In the second mode of operation associated with the second operating range, in accordance with yet another example, the workpiece scanning system 167 is configured to mechanically translate the workpiece 122 in both the first direction (Y or slow scan direction) and the second direction (X or fast scan direction) while the ion beam 122 remains an un-scanned spot ion beam for higher dosage, higher current, and/or higher energy implants, as illustrated in FIG. 1B. Accordingly, in the second mode, the ion implantation system 100 can be operated in an “implant-limited” throughput manner, as will be described infra, wherein high-dose implants can be achieved, and wherein an upper limit of the dosage, current, and/or energy of the implants is mainly governed by the capabilities of the terminal 102, beamguide 124, and mass analyzer 126. Throughput of workpieces 122 in the second mode is thus generally limited by the beam current performance of the beamline.

In second mode of operation, as illustrated in FIGS. 4A and 4B, for example, the workpiece 122 is swept through the stationary ion beam 112 in both the X-direction (illustrated as arrow 177) and Y-direction (illustrated as arrow 178) where the utilization U is again defined by the time that the ion beam spends on the workpiece versus the total implant time. A real-time current monitoring device (not shown) is located, for example, behind the workpiece, such that the scan widths are given by beam size. It should be noted that while arrows 177 and 178 are illustrated as linear translations, curvilinear translations are also contemplated as failing within the scope of the present invention, such as a pendulum-type translation of the workpiece 122 in the X-direction.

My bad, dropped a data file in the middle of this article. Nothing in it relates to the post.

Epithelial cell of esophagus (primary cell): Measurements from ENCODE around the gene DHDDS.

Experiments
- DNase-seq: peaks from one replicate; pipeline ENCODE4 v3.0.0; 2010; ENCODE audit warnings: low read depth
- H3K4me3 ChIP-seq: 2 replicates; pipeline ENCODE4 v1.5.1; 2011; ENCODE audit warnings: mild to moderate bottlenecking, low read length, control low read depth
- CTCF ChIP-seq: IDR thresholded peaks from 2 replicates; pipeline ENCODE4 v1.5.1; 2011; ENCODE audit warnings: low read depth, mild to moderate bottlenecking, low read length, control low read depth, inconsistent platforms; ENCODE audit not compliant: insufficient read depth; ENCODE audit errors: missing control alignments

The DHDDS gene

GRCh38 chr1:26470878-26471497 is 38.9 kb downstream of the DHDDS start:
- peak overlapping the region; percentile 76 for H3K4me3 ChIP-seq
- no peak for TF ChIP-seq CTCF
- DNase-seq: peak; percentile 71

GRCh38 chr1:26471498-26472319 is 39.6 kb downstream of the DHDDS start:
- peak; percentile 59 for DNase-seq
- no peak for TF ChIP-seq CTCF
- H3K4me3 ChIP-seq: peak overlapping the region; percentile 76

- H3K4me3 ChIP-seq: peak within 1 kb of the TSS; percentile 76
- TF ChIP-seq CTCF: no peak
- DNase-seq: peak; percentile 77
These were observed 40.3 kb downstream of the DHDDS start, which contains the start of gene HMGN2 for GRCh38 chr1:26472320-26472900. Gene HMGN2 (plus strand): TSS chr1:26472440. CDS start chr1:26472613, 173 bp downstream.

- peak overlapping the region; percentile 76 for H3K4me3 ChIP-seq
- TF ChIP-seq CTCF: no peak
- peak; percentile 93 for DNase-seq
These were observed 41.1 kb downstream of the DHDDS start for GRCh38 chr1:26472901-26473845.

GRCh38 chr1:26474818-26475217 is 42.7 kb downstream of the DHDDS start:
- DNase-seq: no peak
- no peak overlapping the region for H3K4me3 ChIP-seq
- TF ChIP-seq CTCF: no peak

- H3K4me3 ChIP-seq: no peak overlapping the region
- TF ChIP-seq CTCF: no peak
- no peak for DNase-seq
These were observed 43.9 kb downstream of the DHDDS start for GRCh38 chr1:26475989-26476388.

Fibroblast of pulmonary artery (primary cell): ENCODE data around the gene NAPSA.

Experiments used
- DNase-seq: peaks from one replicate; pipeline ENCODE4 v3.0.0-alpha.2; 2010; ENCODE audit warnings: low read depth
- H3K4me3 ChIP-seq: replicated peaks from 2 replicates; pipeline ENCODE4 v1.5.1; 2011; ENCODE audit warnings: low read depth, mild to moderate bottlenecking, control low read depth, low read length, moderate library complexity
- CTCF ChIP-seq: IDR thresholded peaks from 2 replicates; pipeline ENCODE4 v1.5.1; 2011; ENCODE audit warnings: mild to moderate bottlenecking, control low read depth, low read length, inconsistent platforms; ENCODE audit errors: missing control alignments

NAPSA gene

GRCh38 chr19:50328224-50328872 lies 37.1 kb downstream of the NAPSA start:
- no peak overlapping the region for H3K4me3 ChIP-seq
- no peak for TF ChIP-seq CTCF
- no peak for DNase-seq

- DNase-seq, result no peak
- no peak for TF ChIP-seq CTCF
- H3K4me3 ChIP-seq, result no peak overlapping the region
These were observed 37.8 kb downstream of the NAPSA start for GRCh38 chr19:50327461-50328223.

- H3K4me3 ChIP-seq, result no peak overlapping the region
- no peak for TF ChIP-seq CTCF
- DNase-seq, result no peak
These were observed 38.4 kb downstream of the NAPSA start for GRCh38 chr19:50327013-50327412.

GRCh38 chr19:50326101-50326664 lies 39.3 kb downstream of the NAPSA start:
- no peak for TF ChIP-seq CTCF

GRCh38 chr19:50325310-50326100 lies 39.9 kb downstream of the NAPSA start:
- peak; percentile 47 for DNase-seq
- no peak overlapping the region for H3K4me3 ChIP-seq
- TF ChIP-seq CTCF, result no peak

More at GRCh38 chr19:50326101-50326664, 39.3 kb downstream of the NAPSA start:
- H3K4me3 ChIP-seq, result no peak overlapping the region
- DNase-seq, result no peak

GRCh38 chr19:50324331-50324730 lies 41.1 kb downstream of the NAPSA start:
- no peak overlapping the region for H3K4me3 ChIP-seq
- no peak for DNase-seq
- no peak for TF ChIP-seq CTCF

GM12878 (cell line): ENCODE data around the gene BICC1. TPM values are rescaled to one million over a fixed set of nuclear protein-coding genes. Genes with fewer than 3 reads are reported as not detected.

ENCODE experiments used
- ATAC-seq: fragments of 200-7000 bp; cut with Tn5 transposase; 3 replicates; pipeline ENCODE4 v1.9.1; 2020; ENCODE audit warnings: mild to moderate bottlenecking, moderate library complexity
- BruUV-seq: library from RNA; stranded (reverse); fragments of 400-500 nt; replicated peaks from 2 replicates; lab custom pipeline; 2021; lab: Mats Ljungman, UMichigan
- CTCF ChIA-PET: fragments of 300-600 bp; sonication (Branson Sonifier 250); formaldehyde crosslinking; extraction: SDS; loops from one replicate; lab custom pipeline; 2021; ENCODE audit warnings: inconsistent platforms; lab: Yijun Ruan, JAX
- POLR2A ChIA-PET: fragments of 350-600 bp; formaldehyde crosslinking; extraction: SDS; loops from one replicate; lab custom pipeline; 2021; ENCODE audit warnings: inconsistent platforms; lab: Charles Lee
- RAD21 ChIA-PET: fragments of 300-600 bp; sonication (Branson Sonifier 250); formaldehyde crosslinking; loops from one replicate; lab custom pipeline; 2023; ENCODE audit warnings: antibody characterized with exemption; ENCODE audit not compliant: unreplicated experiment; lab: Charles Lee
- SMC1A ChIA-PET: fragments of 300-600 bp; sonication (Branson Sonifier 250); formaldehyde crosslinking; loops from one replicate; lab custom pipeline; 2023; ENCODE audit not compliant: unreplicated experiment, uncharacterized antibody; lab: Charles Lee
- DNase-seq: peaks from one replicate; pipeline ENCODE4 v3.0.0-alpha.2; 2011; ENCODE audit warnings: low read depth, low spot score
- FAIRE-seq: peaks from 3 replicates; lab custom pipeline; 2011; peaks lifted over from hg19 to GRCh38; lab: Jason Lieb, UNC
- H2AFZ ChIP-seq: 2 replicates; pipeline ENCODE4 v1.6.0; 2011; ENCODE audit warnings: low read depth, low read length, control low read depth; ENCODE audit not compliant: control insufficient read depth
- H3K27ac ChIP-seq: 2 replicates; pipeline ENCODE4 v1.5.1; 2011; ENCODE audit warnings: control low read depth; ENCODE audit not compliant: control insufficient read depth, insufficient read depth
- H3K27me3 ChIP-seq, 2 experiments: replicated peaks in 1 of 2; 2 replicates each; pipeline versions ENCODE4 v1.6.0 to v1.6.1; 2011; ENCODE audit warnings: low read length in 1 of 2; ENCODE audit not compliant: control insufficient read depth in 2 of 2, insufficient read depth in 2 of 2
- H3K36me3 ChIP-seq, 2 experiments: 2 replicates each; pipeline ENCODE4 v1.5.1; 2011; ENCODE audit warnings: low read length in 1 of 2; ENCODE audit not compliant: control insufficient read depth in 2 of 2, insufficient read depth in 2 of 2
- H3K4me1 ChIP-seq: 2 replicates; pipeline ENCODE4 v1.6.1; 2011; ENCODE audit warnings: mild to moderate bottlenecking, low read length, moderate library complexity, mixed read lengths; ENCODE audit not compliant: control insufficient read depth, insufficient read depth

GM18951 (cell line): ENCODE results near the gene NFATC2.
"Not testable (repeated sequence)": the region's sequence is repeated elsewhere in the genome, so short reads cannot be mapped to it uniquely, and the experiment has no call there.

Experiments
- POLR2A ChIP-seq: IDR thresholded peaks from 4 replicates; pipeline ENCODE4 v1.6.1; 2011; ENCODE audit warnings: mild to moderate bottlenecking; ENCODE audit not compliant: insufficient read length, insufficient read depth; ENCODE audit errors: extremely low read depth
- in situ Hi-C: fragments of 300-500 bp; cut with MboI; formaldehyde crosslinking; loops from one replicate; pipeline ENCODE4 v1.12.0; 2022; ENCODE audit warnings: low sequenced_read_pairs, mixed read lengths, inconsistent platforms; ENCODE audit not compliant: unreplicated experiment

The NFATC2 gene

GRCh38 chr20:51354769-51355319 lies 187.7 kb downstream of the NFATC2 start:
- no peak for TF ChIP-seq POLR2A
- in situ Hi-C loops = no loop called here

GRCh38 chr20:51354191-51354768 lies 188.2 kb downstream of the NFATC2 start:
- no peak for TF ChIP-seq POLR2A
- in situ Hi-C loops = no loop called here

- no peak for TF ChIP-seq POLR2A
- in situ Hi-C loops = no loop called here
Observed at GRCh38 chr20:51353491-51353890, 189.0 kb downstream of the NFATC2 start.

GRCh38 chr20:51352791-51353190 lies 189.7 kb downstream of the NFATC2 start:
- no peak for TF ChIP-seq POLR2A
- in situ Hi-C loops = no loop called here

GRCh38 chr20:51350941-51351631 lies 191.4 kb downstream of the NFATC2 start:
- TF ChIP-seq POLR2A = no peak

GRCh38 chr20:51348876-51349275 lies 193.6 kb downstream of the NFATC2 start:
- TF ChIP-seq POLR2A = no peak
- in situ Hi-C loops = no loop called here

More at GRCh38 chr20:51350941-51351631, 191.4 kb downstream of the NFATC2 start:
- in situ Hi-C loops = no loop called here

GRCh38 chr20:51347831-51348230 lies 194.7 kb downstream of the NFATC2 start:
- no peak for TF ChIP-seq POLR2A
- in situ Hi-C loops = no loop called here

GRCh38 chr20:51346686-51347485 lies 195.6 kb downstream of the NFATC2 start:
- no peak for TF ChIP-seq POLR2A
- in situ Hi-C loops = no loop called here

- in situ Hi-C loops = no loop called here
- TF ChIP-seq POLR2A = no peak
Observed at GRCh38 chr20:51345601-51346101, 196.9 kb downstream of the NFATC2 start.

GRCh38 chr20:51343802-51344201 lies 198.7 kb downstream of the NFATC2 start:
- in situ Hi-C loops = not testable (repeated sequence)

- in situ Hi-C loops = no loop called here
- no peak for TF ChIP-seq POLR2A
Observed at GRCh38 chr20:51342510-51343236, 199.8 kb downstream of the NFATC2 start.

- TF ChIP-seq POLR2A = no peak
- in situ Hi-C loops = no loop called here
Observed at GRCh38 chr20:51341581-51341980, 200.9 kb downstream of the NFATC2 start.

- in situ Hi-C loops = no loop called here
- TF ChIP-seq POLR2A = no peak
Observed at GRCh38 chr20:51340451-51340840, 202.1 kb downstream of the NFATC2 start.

Speeds of two-dimensional mechanical scans of the workpiece 122 are generally slower than scan speeds of electrically and magnetically scanned systems. Accordingly, it is advantageous to mechanically scan the workpiece 122 when the implant time is long, (e.g. when the desired implant dose is high). In such a case, the times during which the ion beam 112 is off the workpiece can be made relatively short (e.g., as illustrated in FIG. 4B) by maintaining high accelerations in a workpiece turn-around area 179 (e.g., the time associated with the reversal of direction of workpiece travel), thus achieving higher utilizations than can be achieved in the first mode, (e.g., approaching 100% utilization), wherein a relative area 180 of beam/workpiece travel is minimized. Thus, in the second mode of operation, the workpiece 122 throughput is primarily defined by the implant time timplant, which is typically much larger than the workpiece handling time thandling. As seen in equation (1), higher utilizations lead to shorter implant times, thus leading to improved throughput and productivity for the ion implanter.